Also speaking to the overflow crowd were U.S. Rep. Henry Cuellar, D-Laredo, and director of the VA Heart of Texas Health Care Network Timothy Shea.
Hutchison promised that the addition to the new VA clinic is a "down payment" and eventually a complete veterans hospital will be built in the Rio Grande Valley.
Some of the veterans in the audience applauded from wheelchairs, or clutched walkers, crutches or canes as reminders of World War II, Korea, Vietnam, Iraq, Afghanistan or old age.
Hutchison praised Shea and top DVA officials in Washington for "keeping every promise that was made to everyone," she said.
Soon 95 percent of all veterans' medical care will be handled at the Harlingen clinic, ending the need to go to San Antonio, Hutchison pledged.
"A 10-hour round trip to get basic services and check-ups," she said. "It wasn't right."
Within a few days, not only will construction begin on the surgical clinic to supplement the new DVA clinic, but also contracts with Valley Baptist Health System and South Texas Health System will go into effect April 13 providing long-term care at five Valley hospitals, Shea told the crowd.
Hutchison praised Dr. Francisco Cigarroa, now chancellor of The University of Texas System, and Dr. William Henrich, interim president of the UT Health Science Center at San Antonio, Cigarroa's former position, for their support of DVA health care in the Valley.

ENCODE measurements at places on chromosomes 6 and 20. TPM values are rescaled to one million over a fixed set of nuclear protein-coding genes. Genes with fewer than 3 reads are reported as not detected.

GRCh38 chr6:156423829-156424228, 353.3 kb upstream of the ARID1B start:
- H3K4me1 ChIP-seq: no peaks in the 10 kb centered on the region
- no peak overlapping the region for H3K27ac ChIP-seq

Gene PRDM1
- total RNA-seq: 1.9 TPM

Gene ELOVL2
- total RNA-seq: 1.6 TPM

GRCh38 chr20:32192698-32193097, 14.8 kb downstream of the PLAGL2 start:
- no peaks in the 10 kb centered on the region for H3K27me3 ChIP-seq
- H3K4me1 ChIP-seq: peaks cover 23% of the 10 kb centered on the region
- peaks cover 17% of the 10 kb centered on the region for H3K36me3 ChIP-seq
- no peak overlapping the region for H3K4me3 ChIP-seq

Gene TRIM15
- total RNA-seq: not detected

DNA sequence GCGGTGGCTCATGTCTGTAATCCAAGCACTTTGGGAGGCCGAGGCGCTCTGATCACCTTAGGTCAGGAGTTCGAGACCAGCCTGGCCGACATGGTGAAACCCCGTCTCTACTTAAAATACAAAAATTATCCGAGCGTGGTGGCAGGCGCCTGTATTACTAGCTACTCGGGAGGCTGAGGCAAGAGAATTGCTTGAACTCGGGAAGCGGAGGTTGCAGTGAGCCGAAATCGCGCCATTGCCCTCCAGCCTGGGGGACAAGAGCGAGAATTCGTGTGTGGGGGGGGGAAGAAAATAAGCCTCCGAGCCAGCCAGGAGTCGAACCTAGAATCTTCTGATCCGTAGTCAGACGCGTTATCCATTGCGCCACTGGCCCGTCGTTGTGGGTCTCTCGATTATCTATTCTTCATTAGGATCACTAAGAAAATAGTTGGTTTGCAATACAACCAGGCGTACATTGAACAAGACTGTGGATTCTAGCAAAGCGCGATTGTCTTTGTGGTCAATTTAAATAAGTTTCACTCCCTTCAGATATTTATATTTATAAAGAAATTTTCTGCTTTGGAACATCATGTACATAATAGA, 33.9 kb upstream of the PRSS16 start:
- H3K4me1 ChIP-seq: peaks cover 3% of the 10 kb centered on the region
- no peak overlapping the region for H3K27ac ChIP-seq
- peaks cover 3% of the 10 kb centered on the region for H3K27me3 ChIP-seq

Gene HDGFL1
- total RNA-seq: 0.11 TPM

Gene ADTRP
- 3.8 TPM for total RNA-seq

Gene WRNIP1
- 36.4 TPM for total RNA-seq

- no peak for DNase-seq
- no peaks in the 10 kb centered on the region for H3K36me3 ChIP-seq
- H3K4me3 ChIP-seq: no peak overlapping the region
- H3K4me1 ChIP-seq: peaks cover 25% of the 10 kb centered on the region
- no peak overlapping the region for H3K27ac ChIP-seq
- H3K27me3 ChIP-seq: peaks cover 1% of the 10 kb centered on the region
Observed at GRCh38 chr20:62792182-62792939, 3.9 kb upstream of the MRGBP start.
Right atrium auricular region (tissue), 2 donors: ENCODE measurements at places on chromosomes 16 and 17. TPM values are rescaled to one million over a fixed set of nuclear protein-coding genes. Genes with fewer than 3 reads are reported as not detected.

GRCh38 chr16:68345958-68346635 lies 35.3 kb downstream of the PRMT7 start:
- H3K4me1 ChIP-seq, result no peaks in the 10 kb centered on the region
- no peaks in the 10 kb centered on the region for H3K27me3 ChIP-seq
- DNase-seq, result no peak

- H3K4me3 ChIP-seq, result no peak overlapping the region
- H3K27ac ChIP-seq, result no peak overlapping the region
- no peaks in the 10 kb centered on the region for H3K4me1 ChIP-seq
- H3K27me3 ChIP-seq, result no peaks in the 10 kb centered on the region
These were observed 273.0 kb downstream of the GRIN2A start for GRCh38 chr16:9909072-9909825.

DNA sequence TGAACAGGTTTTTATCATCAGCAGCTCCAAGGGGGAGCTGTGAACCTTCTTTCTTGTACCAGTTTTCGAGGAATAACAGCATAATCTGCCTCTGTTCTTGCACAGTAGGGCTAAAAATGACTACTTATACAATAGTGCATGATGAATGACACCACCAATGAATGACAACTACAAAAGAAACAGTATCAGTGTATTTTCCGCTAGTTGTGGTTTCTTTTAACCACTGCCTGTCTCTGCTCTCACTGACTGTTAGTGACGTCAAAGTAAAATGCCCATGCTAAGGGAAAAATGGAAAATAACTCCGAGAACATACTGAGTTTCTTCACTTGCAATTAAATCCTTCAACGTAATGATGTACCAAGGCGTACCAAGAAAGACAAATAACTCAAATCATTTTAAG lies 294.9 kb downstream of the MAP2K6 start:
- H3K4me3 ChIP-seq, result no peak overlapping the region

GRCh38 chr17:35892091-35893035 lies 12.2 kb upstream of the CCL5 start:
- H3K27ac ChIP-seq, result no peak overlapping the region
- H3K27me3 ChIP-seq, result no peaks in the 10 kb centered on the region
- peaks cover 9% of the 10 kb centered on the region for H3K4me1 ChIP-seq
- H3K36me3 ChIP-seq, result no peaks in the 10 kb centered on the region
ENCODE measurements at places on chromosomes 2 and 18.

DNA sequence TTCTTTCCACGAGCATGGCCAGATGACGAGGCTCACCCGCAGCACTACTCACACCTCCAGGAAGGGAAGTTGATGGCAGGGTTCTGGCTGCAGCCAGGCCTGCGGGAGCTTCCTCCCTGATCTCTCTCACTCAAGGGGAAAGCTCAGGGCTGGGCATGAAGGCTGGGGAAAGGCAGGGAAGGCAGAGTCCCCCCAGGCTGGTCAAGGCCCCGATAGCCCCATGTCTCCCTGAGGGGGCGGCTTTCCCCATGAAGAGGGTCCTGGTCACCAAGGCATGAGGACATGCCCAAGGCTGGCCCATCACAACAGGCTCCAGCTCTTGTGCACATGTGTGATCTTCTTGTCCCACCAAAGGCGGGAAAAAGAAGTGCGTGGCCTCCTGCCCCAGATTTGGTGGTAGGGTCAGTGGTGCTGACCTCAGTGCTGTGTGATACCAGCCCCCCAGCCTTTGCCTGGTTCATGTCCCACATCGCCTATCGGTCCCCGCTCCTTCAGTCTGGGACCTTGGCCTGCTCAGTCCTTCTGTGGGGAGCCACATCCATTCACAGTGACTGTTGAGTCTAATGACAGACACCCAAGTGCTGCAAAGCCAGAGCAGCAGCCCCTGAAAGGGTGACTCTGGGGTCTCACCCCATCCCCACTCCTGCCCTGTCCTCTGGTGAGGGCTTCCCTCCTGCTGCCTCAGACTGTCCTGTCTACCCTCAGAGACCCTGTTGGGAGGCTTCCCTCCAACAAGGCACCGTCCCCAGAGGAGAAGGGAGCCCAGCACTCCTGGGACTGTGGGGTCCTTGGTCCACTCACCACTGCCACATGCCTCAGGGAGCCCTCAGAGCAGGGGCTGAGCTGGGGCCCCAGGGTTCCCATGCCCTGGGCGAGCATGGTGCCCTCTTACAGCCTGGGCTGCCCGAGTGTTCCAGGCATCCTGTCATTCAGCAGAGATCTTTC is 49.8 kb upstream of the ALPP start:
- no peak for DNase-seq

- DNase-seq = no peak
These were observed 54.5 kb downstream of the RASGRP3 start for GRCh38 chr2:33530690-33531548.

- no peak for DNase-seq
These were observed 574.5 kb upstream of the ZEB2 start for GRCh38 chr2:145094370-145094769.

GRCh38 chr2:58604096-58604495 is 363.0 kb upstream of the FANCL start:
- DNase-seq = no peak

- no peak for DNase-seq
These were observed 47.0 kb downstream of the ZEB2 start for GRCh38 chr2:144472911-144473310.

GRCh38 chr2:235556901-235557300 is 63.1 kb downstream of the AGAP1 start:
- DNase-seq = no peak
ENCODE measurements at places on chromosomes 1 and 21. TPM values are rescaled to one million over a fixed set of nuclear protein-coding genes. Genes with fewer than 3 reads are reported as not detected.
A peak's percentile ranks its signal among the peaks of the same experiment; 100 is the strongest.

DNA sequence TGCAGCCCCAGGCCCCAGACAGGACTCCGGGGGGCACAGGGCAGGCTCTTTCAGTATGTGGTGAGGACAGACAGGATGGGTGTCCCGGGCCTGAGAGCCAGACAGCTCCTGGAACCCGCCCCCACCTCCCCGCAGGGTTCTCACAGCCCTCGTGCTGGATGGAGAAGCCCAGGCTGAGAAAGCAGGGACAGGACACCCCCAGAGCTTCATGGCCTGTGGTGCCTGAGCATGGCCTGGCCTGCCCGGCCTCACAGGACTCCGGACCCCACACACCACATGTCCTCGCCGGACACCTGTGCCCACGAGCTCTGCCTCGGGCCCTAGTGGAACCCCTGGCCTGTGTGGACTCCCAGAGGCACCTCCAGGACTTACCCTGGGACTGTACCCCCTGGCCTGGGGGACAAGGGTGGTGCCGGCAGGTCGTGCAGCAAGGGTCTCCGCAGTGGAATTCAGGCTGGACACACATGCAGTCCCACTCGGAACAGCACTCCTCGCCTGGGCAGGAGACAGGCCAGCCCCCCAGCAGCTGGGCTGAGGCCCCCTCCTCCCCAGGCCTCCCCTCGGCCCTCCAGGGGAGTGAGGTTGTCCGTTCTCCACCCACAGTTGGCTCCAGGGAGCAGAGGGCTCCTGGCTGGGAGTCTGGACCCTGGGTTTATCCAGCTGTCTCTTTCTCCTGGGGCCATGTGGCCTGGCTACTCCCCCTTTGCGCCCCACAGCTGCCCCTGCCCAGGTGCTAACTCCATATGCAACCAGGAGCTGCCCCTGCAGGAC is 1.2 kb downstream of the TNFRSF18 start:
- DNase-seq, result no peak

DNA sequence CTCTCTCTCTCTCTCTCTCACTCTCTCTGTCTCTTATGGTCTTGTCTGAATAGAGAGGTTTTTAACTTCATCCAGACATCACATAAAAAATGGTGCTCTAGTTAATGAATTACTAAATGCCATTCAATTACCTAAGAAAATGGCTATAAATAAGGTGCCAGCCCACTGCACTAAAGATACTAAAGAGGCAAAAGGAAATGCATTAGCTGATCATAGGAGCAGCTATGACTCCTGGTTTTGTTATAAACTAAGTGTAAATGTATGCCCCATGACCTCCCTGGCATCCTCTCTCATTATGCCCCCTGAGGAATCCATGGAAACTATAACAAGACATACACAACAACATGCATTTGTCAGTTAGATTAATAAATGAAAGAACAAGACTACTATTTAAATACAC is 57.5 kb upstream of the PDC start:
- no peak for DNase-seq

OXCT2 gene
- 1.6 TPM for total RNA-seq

The San Antonio medical school provides doctors from the Regional Academic Health Center next door to treat veterans in Harlingen and will increase its support, she said.
Cuellar said U.S. Sen. John Cornyn, Reps. Solomon Ortiz of Corpus Christi and Ruben Hinojosa of Mercedes, have also pushed for improved medical care for Valley veterans.
Afterward, N.R. Chavez of Lasara, a Korean War Army veteran, said he has been making trips to Audie Murphy DVA Hospital in San Antonio for care since 1974 and had to go to Kerrville before that.
Porfirio Munguia, of Raymondville, a member of American Legion Post 390, an Army veteran of the Vietnam War, said he can now has eye treatments at the new DVA clinic in Harlingen, instead of traveling to Audie Murphy.
"That helps me quite a bit," Munguia said. "The services of the VA here have improved, in my opinion."
Army veteran Rey Molano of Los Fresnos said he has been going to Audie Murphy hospital for 15 to 20 years.
Although he will soon need to travel once again to San Antonio for a knee replacement, he is very happy that the new outpatient surgical center will soon be built in Harlingen.
"My wife takes me (to San Antonio)," Molano said. "She's beginning to worry. It's a very far distance for her to drive. So, I'm going to have a hard time going that distance. I'm hoping (the clinic construction) will be done soon."
Pushing for expanded veterans medical services in the Valley will not only benefit older veterans like him, but also soldiers coming home from Iraq and Afganistan, Molano said.
The expanded Harlingen clinic will also benefit the Audie Murphy hospital, he said.
Caring for Valley veterans and additional thousands of Winter Texan veterans each year, pushes the San Antonio hospital past its limits, he said.